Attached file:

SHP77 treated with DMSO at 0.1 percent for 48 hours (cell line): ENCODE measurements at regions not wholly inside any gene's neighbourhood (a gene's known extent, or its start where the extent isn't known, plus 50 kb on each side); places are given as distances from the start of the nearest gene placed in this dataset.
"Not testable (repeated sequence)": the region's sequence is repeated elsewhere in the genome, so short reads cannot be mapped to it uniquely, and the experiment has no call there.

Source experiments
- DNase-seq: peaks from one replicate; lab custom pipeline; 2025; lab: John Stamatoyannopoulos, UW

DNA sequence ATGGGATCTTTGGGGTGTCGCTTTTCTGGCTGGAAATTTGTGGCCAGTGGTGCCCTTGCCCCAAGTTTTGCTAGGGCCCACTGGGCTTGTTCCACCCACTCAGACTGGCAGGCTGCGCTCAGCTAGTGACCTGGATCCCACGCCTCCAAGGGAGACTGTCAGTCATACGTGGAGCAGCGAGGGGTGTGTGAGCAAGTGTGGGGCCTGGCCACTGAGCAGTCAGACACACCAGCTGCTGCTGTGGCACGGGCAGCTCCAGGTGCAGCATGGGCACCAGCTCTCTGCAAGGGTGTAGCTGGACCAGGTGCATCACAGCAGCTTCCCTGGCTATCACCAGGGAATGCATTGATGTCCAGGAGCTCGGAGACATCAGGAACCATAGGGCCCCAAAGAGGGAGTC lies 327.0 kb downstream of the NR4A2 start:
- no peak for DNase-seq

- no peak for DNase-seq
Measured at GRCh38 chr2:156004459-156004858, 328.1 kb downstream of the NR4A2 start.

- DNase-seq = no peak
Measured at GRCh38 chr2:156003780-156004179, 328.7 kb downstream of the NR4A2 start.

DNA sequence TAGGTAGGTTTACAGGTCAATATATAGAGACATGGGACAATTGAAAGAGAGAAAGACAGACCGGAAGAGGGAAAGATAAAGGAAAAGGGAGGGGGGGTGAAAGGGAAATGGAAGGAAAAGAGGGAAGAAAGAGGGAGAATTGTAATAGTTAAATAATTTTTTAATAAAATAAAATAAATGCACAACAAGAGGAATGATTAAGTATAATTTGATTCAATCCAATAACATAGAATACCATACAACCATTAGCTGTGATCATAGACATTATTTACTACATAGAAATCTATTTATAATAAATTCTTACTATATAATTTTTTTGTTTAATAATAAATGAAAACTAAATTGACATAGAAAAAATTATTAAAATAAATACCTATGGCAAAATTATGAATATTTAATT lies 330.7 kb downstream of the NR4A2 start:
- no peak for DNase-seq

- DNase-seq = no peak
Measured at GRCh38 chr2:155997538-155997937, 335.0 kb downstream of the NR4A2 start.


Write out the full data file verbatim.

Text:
SHP77 treated with DMSO at 0.1 percent for 48 hours (cell line): ENCODE measurements at regions not wholly inside any gene's neighbourhood (a gene's known extent, or its start where the extent isn't known, plus 50 kb on each side); places are given as distances from the start of the nearest gene placed in this dataset.
"Not testable (repeated sequence)": the region's sequence is repeated elsewhere in the genome, so short reads cannot be mapped to it uniquely, and the experiment has no call there.

Source experiments
- DNase-seq: peaks from one replicate; lab custom pipeline; 2025; lab: John Stamatoyannopoulos, UW

DNA sequence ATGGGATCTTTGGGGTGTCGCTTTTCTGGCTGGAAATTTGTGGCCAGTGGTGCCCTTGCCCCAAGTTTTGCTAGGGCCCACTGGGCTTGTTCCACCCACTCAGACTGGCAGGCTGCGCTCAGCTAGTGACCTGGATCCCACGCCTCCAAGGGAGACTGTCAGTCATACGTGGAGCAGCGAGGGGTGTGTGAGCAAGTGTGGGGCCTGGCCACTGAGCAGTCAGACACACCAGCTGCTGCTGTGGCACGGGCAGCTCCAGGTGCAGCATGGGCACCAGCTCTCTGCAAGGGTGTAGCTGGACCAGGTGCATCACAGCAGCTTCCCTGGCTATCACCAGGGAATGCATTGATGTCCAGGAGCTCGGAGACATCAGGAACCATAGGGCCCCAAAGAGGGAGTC lies 327.0 kb downstream of the NR4A2 start:
- no peak for DNase-seq

- no peak for DNase-seq
Measured at GRCh38 chr2:156004459-156004858, 328.1 kb downstream of the NR4A2 start.

- DNase-seq = no peak
Measured at GRCh38 chr2:156003780-156004179, 328.7 kb downstream of the NR4A2 start.

DNA sequence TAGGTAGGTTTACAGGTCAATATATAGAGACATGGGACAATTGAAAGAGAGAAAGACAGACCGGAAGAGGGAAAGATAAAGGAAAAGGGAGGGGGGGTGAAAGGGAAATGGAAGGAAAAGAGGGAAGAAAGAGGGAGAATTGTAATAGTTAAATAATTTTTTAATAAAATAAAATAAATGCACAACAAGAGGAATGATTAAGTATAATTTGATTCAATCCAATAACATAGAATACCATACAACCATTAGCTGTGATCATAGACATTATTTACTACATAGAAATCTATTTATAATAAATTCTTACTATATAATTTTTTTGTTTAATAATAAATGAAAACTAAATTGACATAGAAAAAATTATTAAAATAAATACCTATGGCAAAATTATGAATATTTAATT lies 330.7 kb downstream of the NR4A2 start:
- no peak for DNase-seq

- DNase-seq = no peak
Measured at GRCh38 chr2:155997538-155997937, 335.0 kb downstream of the NR4A2 start.